Shel Israel’s Twitterville is currently sitting at number 62,000 on Amazon, which is disappointing because a lot of people should be reading this book. I suspect that Twitterville’s performance has been impacted by the flood of how-to-tweet books that have hit the market this year, but this book isn’t microblogging for dummies. Rather, Twitterville is a celebration of a new platform that has unleashed the creative energies of a community in ways that few of us could have ever conceived.
Israel says he interviewed more than 100 people for this book and it shows. Its scope spans everything from politics to nonprofits to law enforcement to giant corporations. Each Twitter member finds value in different ways.
Israel was co-author of the groundbreaking 2006 book Naked Conversations, which was the first book to dramatize the game-changing nature of social media. Twitterville is no less important in framing the context for a revolution. Israel starts with the story of James Buck, a freelance journalist who was arrested by Egyptian police in 2008 and whose plight (and subsequent release) was communicated around the world by a single tweet: “arrested.”
Buck’s case was emblematic of the multiplicative power of Twitter. He had only a few followers at the time of his arrest, but a sequence of re-tweeted messages by some prominent Twitter members quickly spread word to the State Department, which intervened within 24 hours.
This idea that an individual can attain great influence by virtue of telling a remarkable story is central to understanding the power of Twitter and of social media in general. It also dramatizes the triumph of the individual over the impersonal corporate entity. “An individual brand now impacts the corporate brand,” Israel writes. Twitter “is a community of millions of personal brands. They are shaping the present and future of individuals and the companies they represent.”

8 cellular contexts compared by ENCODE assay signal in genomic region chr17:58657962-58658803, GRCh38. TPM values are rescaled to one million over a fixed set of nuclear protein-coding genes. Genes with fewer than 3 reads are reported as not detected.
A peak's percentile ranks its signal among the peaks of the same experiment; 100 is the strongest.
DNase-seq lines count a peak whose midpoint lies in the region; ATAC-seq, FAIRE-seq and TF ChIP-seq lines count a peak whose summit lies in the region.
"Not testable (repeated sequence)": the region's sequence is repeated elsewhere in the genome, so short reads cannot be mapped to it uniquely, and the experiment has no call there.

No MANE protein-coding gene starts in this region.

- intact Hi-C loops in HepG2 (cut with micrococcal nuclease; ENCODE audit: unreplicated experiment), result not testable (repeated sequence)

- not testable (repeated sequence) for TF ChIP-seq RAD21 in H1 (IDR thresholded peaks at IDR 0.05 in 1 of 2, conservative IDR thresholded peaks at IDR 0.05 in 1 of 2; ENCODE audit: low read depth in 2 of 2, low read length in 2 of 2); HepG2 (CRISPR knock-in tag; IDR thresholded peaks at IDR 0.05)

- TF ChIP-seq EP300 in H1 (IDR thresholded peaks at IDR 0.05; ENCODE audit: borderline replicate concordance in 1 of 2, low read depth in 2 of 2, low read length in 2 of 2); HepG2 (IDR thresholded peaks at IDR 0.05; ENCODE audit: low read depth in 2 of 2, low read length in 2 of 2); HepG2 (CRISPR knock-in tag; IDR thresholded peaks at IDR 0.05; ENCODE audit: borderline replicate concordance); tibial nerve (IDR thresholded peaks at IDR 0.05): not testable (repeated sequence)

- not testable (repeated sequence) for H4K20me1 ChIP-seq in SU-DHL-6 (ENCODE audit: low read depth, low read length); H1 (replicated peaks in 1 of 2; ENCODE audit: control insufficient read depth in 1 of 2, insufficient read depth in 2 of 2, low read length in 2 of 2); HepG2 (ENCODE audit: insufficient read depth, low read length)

That doesn’t mean businesses can’t develop a brand on Twitter, and Israel provides many examples of companies that have. His point, however, is that you can’t think of the Twittersphere in terms of mass. Brands are built in Twitter by imparting wisdom, helping others and contributing to the collective knowledge. Corporations that experience the most success are those that let their people come out from behind the brand wall and act human.
The value of contributing to the collective good permeates Twitterville. Israel calls this “lethal generosity.” It’s the idea that people who “are the most generous to their communities almost invariably acquire the greatest influence.” This concept is central to another recent book I recommend: Trust Agents by Chris Brogan and Julien Smith. Coming at a time when the world is still reeling from a financial crisis precipitated by greed, it’s refreshing to see celebrations of generosity. In one section on fundraising, Israel recounts several stories of charitable success that would have been unimaginable before a medium like Twitter existed.
Twitterville isn’t all celebration. In Chapter 15, Israel analyzes the seamy underworld of spammers, bots and phishermen and relates a couple of hair-raising stories of people whose reputations have been trashed by identity thieves. As Larry Ellison once said, “Every ecosystem has scavengers.” Twitter is no exception, and by acknowledging Twitter’s dark side, Israel makes the argument for the medium’s value all the more compelling.
The book provides useful advice on how to keep out of trouble as well as how to optimize the Twitter experience, but it isn’t a book about how to amass 100,000 followers. It’s about how relationships work in a world constrained by limitations of space and time, yet liberated by the ingenuity and spirit of its citizens. If you still don’t “get” Twitter, then read Twitterville. You’ll quickly understand.